The Reality of the S&C Industry for Graduates – An Update
Securing full-time work as an S&C graduate
- An S&C Graduate – One Year On
- Lessons Learned
- About the Author
As an S&C graduate in the UK, the reality of industry hit me as I finished my master’s degree in June 2019. I instantly began searching for my first graduate role. Fast forward five months and in October 2019, I was still unemployed. I was unable to source any job statistics for S&C Coaches so the best I can find is below, from the UKSCA 2016 State of the Nation Survey. Although this had hopefully and likely somewhat improved between 2016 and pre-COVID-19. Since then, I can only imagine that wherever they were, the statistics have changed in a way that we wouldn’t like them to. It’s certainly changed the way I now coach, behind a mask.
The purpose of this Blog Post is to provide an update on how things can change and improve for young S&C graduates in the UK, despite the uphill circumstances in our way, or the unexpected arrival of something like a global pandemic along the way.
An S&C Graduate – One Year On
After graduation, I was working on my ‘side hustle’ with no income. I had just left a part-time retail job that I could no longer withstand in hopes that it would help me dedicate even more time to securing a graduate S&C job.
- August 2019 – S&C Role 1: I secured a monthly (once per month) role as Research Finder at Science for Sport.
- December 2019 – S&C Role 2: I secured a part-time role as an S&C Coach in the NHS.
- January 2020 – S&C Role 3: I secured a part-time as Content Manager at Science for Sport.
- February 2021 – S&C Role 4: My ‘side-hustle’ Aesthetic Athletes now work in partnership with two different football coaching businesses to develop field skills in football players, a football team, an online youth sports educational platform, 1:1 football players and the general population online only.
- Present – I currently work all 4 of these roles in unison, creating what is a little more than a full-time role.
Luckily, all of these roles have managed to continue and even prosper throughout the COVID-19 pandemic.
There are some suggestions I recommended as a fresh S&C graduate to those becoming S&C Coaches, which remain true now. That isn’t to say my other suggestions in part 1 are not, but more that since writing it, the ones I am going to discuss have been further solidified. The first is that a side hustle does help. It gives you purpose, helps you develop and refine skills that help with employability, helps you find a niche to develop your unique value proposition and brings in some extra income, eventually. My side hustle has managed to adjust and prosper during the COVID-19 pandemic, strengthened my CV and displays unique characteristics in my character that heavily outsell the usual ‘hard worker’, ‘passionate’ and ‘reliable’ candidate.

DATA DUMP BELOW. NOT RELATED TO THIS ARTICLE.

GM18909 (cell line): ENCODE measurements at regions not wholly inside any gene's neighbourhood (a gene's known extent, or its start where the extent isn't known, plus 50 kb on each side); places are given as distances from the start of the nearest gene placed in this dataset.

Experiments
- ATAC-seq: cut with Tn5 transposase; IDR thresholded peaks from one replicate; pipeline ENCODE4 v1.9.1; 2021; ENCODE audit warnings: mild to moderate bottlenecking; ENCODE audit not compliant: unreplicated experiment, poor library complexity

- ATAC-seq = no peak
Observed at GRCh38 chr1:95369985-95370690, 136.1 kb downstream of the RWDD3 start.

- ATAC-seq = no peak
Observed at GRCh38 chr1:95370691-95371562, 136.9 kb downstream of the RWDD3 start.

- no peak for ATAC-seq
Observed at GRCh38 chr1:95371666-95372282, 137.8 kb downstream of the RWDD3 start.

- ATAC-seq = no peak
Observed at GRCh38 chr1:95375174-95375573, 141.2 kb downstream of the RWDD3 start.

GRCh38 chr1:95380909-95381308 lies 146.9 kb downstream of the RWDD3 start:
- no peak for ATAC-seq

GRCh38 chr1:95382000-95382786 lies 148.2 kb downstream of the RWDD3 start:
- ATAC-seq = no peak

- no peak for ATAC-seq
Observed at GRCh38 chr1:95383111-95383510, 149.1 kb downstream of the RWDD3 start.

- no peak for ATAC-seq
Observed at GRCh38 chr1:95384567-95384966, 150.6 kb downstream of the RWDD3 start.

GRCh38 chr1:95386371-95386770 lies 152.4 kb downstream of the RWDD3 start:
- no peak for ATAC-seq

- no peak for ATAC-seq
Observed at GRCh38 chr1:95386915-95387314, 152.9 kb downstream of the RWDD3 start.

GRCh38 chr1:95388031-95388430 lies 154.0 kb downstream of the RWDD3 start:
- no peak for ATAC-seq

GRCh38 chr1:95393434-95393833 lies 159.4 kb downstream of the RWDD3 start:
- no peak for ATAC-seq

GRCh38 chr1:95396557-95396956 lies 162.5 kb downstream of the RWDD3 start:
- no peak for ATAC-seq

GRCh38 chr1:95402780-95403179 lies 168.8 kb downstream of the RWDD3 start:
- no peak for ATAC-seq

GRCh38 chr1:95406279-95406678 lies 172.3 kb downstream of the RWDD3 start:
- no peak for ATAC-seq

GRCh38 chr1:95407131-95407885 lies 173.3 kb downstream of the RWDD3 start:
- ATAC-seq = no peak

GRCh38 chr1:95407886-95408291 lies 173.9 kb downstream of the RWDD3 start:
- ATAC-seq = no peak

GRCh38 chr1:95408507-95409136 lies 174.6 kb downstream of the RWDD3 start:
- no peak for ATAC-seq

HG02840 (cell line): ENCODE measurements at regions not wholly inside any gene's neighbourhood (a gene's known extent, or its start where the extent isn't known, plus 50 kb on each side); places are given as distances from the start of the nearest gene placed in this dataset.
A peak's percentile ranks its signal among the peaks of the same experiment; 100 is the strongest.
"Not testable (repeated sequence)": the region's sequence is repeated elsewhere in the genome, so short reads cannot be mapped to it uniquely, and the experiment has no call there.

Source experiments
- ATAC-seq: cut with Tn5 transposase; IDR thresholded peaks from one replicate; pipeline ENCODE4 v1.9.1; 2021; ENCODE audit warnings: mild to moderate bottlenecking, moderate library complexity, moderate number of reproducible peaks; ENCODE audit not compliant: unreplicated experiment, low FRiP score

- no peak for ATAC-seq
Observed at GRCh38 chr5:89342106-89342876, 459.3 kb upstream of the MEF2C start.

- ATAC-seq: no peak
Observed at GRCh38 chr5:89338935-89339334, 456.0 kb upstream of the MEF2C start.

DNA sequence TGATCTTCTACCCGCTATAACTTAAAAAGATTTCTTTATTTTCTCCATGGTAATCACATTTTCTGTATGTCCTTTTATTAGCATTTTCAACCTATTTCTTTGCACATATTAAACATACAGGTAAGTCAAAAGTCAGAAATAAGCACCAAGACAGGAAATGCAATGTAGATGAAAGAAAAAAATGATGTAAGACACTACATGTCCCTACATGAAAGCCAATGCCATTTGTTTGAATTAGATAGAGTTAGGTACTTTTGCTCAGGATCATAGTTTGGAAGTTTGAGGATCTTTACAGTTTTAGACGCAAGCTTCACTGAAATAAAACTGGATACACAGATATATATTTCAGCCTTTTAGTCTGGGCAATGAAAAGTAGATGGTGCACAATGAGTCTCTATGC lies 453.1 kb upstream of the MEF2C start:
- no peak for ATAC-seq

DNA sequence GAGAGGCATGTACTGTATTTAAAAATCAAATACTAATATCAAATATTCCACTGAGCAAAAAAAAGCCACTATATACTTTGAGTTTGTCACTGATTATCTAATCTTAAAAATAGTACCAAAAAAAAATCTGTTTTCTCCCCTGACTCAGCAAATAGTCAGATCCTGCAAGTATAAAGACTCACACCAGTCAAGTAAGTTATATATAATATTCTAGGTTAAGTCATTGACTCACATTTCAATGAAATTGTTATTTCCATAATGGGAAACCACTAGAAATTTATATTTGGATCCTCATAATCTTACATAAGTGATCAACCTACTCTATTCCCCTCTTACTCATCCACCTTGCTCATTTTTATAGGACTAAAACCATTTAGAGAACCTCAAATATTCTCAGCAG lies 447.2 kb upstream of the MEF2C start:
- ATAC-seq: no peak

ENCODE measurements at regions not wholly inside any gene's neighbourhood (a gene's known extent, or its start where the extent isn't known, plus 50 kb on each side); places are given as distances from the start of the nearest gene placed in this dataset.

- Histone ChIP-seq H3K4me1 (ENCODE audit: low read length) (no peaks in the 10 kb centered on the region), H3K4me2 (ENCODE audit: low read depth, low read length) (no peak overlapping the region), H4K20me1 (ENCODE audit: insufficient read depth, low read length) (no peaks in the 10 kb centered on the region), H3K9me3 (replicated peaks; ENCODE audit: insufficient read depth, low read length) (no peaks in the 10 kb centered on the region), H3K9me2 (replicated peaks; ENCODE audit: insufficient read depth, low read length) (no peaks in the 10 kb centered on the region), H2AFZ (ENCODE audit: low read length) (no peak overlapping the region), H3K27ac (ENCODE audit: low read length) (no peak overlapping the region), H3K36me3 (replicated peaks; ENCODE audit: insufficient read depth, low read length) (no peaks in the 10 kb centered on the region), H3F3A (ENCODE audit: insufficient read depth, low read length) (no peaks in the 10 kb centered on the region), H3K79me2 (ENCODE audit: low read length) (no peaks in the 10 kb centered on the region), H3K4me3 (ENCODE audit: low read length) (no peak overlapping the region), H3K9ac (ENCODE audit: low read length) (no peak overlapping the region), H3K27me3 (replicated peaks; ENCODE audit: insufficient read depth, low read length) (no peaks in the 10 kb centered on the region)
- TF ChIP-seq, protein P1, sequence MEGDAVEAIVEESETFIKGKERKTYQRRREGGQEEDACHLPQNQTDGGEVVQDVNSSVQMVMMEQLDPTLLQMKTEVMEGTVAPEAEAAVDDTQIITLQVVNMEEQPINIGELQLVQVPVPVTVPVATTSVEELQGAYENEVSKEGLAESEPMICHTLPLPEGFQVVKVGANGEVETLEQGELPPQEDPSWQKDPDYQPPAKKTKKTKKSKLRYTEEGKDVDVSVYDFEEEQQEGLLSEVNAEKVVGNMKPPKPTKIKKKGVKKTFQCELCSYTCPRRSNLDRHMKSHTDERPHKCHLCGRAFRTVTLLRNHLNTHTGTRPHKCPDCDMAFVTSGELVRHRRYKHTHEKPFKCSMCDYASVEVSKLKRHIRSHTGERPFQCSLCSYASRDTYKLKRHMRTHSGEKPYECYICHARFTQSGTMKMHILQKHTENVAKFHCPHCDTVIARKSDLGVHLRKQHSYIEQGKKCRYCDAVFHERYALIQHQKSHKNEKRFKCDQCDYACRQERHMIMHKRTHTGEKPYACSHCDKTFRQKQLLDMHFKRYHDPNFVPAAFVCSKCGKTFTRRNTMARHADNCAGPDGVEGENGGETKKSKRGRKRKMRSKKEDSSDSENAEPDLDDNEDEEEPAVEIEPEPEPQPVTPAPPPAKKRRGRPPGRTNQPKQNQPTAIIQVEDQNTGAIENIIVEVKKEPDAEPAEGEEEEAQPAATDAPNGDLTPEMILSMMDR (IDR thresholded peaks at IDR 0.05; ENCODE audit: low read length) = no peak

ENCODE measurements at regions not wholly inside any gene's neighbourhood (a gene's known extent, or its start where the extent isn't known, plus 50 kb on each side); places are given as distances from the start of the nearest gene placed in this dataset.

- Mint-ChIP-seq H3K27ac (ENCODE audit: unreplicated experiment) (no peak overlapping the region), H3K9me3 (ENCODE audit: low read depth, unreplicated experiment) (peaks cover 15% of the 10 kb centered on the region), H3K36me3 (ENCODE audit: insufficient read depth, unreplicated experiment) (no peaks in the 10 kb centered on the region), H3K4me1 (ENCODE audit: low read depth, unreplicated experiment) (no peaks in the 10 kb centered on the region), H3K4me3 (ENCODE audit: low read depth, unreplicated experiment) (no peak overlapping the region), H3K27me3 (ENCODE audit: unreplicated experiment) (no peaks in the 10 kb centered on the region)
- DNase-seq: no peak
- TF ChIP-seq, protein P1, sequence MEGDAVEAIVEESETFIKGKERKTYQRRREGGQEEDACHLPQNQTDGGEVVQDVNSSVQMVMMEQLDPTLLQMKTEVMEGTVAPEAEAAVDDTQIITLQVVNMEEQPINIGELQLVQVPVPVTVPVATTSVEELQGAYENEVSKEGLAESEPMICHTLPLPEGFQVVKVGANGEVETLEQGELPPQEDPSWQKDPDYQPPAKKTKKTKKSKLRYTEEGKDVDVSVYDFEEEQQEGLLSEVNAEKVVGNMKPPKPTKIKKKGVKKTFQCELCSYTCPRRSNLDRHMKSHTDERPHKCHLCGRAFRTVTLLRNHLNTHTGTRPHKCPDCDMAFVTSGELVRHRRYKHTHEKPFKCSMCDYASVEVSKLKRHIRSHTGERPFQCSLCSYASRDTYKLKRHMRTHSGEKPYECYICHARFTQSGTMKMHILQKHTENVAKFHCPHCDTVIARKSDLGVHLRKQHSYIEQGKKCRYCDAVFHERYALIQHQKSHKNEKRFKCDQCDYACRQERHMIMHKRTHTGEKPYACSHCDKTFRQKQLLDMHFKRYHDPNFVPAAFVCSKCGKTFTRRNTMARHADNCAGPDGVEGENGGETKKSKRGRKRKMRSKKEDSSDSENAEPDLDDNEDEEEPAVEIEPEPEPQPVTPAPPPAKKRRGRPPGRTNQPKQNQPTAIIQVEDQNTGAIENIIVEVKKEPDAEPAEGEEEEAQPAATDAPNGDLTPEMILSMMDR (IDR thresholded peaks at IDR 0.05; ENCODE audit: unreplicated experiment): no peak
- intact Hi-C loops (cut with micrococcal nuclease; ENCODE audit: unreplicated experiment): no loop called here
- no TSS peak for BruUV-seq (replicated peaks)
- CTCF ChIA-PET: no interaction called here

The second suggestion that remained true is that you can create your own opportunities with ever-growing subsectors in S&C. We ultimately steal so many methods and ideas from other industries… Do you think statistics, reverse engineering or GPS were made for S&C? Of course not. In the same way that S&C was never a field developed to support special populations, Esports or the national health service, we’re growing as a field. If you’re struggling to find a role as an S&C graduate, it might be time to think outside the box.
Whether you’re thinking about approaching a unique subsector, applying for a unique role or even just a typical S&C role, it might be worth conducting a needs analysis for the subsector, organisation or role before you worry about conducting one specifically for the athletes, clients or patients themselves. As one of the very few S&C coaches working in the NHS, finding out exactly what that team needs and how I specifically can provide this support is a must. It gives the opportunity you’re trying to create for yourself, your application process and also the work you do once you’re through the door, a true direction and purpose which all align. To continue, the way in which you work can completely change to what we would usually expect. That is job security, set hours and more respectable salaries.
That brings me to my final point from reiterating what remained true. And that is always showing a willingness to develop. When I first accepted my S&C role in the NHS, I switched from the weight room to the wards and worked alongside physios on Major Trauma and COVID-19 wards due to the COVID pandemic, this was before even starting out with my original role in the outpatient’s gym. If you’re applying for a role or trying to create an opportunity for yourself in a new subsector, you may just find that you have to do stuff that isn’t what you may call S&C. Well, if it helps you develop and gain skills in unique ways that other S&C Coaches may not be able to demonstrate to employers and it shows you’re a team player, then do it. Even if it’s a role not relevant to our industry specifically, it may just help you develop generally.
I will conclude this article with the biggest lesson learned, and that is that it can be done. As an S&C graduate, even if you have no potential prospects in a highly saturated, high barrier-to-entry and low-paying industry, you can gain full-time work in this industry as well as a salary that gives you the start you need to begin your career as an S&C graduate.
- Dawson, A.J., Leonard, Z.M., Wehner, K.A. and Gastin, P.B., (2013). Building without a plan: The career experiences of Australian strength and conditioning coaches. The Journal of Strength & Conditioning Research, 27(5), pp.1423-1434.
- Stewart, P.F., Maughan, P. and Turner, A.N., (2016). A review of strength and conditioning internships: The UKSCA’s state of the nation survey. Professional Strength & Conditioning, (43), pp.27-33.
- UKSCA State of the Nation Survey, (2016).